You’re looking at a spreadsheet and you want to compare it to another one. In Word, it’s easy to line up two separate documents side by side to look at them both. In Excel – not so easy. This article explains how you can view two Excel spreadsheets next to each other on your screen and compare the two spreadsheets easily (or more, if you want!). Next week, we’re looking at how to view two sheets from the same workbook side by side, too! This article is valid for Excel 2007, Excel 2010 and Excel 2013 to some extent. The problem doesn’t exist in Excel 2013 as you can move spreadsheets around just like you can in Word, however the options still exist for arranging your multiple views (thanks to Alison Lees for pointing out the resolution of the problem).
Why can’t I view two Excel files on the same screen?
If you’re used to working with Word, you’ll know that if you have two Word documents open in any version of Word, you can pick them both up by the top bar (I usually do it near to the name of the document), slide them across to the left and right until they ping back and fill half of the screen …
… and end up with two documents next to each other (you can, of course, move the boundary between them to make one bigger and one smaller):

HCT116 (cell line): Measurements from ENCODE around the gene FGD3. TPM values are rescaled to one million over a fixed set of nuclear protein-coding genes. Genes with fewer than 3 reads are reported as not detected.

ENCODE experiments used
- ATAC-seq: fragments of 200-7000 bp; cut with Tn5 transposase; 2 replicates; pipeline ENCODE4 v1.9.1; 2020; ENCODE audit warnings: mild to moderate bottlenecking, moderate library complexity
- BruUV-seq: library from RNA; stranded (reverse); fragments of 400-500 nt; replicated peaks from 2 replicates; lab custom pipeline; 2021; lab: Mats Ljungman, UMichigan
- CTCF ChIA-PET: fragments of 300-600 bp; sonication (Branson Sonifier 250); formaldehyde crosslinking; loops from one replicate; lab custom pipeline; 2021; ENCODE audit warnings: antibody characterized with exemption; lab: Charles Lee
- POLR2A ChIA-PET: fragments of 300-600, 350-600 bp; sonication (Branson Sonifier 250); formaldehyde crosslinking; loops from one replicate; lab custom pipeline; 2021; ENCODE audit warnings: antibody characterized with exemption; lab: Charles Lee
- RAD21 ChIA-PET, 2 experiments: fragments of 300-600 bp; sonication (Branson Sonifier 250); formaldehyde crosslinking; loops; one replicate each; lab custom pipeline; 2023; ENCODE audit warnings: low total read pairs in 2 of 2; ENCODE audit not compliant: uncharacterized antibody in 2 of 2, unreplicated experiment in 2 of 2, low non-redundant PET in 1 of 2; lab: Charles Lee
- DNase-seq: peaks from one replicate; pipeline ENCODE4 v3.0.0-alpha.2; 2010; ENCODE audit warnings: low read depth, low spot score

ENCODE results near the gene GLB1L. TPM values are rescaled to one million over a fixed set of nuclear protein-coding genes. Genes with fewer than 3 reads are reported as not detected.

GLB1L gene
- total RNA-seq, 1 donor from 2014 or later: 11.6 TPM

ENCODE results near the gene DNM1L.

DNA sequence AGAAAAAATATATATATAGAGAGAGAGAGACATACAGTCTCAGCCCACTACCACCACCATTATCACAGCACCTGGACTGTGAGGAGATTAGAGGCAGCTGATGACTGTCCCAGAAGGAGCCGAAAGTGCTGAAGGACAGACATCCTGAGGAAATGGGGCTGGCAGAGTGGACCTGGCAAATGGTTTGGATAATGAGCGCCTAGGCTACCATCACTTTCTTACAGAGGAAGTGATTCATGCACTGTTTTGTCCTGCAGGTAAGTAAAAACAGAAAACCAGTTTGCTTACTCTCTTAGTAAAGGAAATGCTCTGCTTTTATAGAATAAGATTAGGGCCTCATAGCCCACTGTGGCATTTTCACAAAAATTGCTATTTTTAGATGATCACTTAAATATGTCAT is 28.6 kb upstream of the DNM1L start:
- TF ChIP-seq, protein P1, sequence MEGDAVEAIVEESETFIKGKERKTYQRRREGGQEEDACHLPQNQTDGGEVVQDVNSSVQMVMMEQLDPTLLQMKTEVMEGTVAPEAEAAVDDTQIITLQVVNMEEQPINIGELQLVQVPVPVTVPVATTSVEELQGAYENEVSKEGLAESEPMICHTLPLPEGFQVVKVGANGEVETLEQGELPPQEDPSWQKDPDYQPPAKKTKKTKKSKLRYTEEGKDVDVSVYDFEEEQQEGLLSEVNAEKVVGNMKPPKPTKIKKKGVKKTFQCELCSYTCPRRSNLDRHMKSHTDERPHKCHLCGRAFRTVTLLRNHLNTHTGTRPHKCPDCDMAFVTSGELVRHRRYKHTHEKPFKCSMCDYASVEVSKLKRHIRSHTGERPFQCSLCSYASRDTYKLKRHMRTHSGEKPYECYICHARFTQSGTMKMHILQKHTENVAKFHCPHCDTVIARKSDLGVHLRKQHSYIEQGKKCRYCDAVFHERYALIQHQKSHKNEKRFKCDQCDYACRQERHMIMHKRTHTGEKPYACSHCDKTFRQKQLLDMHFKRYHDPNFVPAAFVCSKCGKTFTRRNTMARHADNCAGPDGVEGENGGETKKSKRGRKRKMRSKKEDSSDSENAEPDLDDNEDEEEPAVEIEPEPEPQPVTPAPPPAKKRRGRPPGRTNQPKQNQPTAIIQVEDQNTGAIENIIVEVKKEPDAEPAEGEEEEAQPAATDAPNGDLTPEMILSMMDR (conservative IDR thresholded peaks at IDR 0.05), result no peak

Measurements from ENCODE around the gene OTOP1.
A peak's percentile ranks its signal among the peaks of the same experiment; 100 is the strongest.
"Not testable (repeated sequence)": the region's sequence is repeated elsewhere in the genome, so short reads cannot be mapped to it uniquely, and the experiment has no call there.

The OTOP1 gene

But, if you’ve ever tried to do this with two Excel spreadsheets, you’ll have found that you move one over …
… and the other one moves to sit underneath it, inaccessible and impossible to view at the same time as, say, Spreadsheet 1:
Move Spreadsheet 2 across to the right and Spreadsheet 1 will follow it. Grrr!
I’m going to show you how you can view both (or even lots of) spreadsheets on the same screen, in various arrangements, and then return to viewing only one. And next week I’ll show you how you can view two sheets from one workbook side by side.
The quick way to view two spreadsheets side by side
We’re going to look at the View tab here. In the View tab, you’ll find a button labelled View Side by Side.
If you have two spreadsheets open in, say, Excel 2010 (from which these screenshots are taken, but the process is the same for Excel 2007, 2010 and 2013), pressing this button will show you both spreadsheets, one above the other (this always reminds me of playing competitive driving games on the games console):
You can see that the Synchronous Scrolling button is highlighted in the image above. This is a really useful function – if you have both spreadsheets lined up to start with (i.e. you can see Column A and Line 1 at the top left of both), if this button is showing in yellow, scrolling in one spreadsheet (the active one has the scroll bar) will move the other spreadsheet up and down or left and right at the same time:
However, if you don’t want to use this feature, you can click on the Synchronous Scrolling button to turn it white, and then your two spreadsheets can be scrolled independently (the scroll bar still displays on the active spreadsheet, i.e. the one you’ve clicked on):
Note that synchronous scrolling only works in this View Side by Side option, so if that’s important to you, choose this option.